The now-defunct internet magazine Tech Central Station served as a platform for advocates of militarist U.S. foreign policies.


Once described as the “heart and soul of the military-industrial complex,” the American Security Council was an influential old-guard conservative group during the early Cold War that continues to press a conservative U.S. foreign policy vision.


An academic center of the American conservative movement, the Ashbrook Center for Public Affairs has been a vigorous defender of the war on terrorism and an unequivocal supporter for Israel.


James “Mad Dog” Mattis is a retired U.S Marine Corps general and combat veteran who served as commander of U.S. Central Command during 2010-2013 before being removed by the Obama administration reportedly because of differences over Iran policy.


Rudy Giuliani, former mayor of New York City a 2008 Republican presidential candidate, has been a vocal advocate for staunchly militaristic foreign policies.


Michael Flynn–a retired U.S. Army lieutenant general who fears Muslims, wants war with Iran, is regarded as “unhinged” by military colleagues, and likes to cozy up to Vladimir Putin–was selected to be National Security Advisor in the Trump White House.


For media inquiries,
email rightwebproject@gmail.com

From the Wires

Print Friendly

Not only is Monica Crowley, Donald Trump’s pick to head communications for the National Security Council, the subject of a wide-ranging plagiarism scandal, she pushed fringe conspiracy theories about “Islamist infiltration in the U.S.”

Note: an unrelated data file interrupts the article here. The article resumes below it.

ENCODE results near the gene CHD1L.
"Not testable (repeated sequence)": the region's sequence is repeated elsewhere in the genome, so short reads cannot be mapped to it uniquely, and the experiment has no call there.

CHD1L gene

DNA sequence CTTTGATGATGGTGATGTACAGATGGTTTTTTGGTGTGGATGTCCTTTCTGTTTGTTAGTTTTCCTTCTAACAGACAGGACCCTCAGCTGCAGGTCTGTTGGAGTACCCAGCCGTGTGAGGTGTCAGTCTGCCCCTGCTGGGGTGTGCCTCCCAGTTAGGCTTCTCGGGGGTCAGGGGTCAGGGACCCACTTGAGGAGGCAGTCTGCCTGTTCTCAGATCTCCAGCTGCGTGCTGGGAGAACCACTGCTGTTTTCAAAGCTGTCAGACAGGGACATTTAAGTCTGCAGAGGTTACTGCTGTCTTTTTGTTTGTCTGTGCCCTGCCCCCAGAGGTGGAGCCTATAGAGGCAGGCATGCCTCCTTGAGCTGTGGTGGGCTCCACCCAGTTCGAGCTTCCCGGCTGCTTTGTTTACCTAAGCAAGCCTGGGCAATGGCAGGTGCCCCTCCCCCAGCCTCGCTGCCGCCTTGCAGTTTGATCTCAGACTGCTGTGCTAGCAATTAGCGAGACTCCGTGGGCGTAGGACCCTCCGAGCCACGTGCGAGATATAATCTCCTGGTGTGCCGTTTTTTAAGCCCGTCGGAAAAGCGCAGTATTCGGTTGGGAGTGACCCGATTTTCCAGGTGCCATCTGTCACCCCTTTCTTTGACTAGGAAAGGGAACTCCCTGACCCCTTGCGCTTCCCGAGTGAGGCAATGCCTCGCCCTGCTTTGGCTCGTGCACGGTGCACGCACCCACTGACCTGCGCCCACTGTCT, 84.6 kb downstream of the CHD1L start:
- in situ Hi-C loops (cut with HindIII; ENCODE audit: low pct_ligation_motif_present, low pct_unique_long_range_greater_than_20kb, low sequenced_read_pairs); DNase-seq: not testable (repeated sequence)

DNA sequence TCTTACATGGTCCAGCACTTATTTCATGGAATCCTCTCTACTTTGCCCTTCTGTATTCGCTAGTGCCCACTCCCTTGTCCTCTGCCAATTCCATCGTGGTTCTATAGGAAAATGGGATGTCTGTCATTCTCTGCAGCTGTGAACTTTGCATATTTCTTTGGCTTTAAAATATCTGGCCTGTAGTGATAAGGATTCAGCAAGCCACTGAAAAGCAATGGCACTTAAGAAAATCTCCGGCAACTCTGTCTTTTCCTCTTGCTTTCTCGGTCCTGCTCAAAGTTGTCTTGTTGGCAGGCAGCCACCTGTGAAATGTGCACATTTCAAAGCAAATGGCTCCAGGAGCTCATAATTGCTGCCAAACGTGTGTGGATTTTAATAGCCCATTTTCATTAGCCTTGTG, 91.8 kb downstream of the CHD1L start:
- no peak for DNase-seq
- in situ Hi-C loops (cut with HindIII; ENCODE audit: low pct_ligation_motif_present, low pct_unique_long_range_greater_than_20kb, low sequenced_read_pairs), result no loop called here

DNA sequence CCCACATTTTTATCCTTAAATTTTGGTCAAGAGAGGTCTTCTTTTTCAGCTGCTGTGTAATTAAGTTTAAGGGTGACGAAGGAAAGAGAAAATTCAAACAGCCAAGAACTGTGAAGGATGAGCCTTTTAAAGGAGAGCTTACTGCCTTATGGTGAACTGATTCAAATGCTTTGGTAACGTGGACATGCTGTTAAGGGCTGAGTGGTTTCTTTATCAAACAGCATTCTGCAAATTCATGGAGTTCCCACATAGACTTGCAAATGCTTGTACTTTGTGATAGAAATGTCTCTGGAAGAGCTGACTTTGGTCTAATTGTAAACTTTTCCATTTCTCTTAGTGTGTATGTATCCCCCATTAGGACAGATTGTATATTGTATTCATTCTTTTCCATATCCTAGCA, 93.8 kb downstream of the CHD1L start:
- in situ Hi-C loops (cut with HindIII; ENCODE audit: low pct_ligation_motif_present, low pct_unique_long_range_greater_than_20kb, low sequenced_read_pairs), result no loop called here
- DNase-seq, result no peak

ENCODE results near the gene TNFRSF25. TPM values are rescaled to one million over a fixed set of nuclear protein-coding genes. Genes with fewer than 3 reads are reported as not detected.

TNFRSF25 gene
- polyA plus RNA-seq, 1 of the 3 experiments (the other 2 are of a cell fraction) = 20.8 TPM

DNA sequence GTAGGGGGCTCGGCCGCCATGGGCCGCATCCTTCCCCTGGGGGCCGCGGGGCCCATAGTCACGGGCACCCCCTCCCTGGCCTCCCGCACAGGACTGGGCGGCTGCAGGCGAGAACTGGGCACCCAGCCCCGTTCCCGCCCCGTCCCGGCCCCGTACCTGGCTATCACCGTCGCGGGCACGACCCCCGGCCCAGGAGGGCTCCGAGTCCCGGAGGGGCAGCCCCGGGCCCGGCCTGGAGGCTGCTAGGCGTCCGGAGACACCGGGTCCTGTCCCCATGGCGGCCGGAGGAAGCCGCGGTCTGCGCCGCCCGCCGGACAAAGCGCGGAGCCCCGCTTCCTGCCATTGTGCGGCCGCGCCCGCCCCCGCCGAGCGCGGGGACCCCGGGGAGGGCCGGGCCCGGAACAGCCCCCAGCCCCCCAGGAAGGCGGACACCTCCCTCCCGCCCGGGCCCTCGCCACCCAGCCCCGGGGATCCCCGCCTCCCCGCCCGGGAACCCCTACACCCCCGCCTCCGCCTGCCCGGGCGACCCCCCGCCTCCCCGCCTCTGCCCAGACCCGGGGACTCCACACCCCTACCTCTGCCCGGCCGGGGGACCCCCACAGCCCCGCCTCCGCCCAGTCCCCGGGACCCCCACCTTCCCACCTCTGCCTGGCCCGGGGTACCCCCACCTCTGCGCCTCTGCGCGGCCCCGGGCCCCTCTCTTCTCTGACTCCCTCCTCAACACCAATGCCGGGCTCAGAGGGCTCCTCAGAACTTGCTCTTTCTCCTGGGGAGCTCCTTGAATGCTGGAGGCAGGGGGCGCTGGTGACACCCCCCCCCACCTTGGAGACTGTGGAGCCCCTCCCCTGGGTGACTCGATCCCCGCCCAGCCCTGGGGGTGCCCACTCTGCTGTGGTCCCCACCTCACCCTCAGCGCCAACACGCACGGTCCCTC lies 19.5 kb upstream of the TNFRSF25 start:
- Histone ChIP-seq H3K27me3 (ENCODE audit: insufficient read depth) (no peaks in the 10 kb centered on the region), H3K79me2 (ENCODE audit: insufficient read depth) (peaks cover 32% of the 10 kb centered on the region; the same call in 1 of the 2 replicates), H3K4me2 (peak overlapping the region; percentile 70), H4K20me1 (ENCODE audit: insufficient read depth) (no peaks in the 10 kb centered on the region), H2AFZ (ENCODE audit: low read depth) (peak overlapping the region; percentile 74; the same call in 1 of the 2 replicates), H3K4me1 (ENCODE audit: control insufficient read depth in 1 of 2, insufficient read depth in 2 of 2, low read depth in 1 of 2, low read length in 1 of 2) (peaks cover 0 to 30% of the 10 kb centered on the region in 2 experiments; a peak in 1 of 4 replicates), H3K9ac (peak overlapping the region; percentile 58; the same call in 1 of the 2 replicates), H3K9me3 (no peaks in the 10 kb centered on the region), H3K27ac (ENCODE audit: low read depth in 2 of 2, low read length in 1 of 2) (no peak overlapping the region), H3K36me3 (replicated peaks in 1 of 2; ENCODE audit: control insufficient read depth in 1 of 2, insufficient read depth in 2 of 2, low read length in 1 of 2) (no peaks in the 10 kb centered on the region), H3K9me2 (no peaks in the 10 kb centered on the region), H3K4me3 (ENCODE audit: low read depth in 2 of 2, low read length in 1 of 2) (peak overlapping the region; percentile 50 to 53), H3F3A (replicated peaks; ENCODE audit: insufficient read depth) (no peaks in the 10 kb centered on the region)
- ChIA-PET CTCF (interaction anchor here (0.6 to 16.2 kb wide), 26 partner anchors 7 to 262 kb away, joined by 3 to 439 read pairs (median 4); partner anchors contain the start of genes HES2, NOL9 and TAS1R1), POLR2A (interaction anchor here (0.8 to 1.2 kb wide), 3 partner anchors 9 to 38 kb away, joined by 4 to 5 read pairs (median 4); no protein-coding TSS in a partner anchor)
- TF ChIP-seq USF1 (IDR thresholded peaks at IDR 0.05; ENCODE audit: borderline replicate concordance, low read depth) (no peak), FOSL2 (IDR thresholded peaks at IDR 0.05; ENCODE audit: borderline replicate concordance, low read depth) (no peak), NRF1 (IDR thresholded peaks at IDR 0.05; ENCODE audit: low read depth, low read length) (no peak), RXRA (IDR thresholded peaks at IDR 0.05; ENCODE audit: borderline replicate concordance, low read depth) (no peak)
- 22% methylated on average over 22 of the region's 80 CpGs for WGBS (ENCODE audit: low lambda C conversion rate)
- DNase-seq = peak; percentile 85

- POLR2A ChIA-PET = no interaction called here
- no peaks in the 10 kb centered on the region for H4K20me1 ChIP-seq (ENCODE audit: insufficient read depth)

Print Friendly

From a territorial perspective the Security Council resolution 2334, stating that Israel′s settlement activity constitutes a “flagrant violation” of international law, represents an escalation in the way the international community relates to Israel’s borders and its settlements in the West Bank.


Print Friendly

On Oct. 27, 2016, the UN adopted a resolution to launch negotiations in 2017 on a treaty outlawing nuclear weapon. Two weeks later the US elected Donald Trump, who subsequently argued that the US must “greatly strengthen and expand its nuclear capability.”


Print Friendly

As Trump supporters gear up for a fight to weaken or destroy the Iran nuclear deal, a new poll has found that nearly two-thirds of the U.S. public opposes withdrawing from the agreement.


Print Friendly

For all of its faults, the Obama administration was acutely aware of the limits to the use of American military force, whether it was struggling with terrorist organizations or contemplating the impact the use of force would have on achieving U.S. national security objectives.


Print Friendly

A senior Israeli government minister has announced that he will introduce legislation to effectively annex Israel’s third-largest settlement, part of a plan to incrementally annex parts of the West Bank .


Print Friendly

A group of 37 American scientists–including Nobel laureates, nuclear specialists, and former White House advisers–has sent an open letter to President-elect Donald Trump in support of the Iran nuclear deal.


RightWeb
share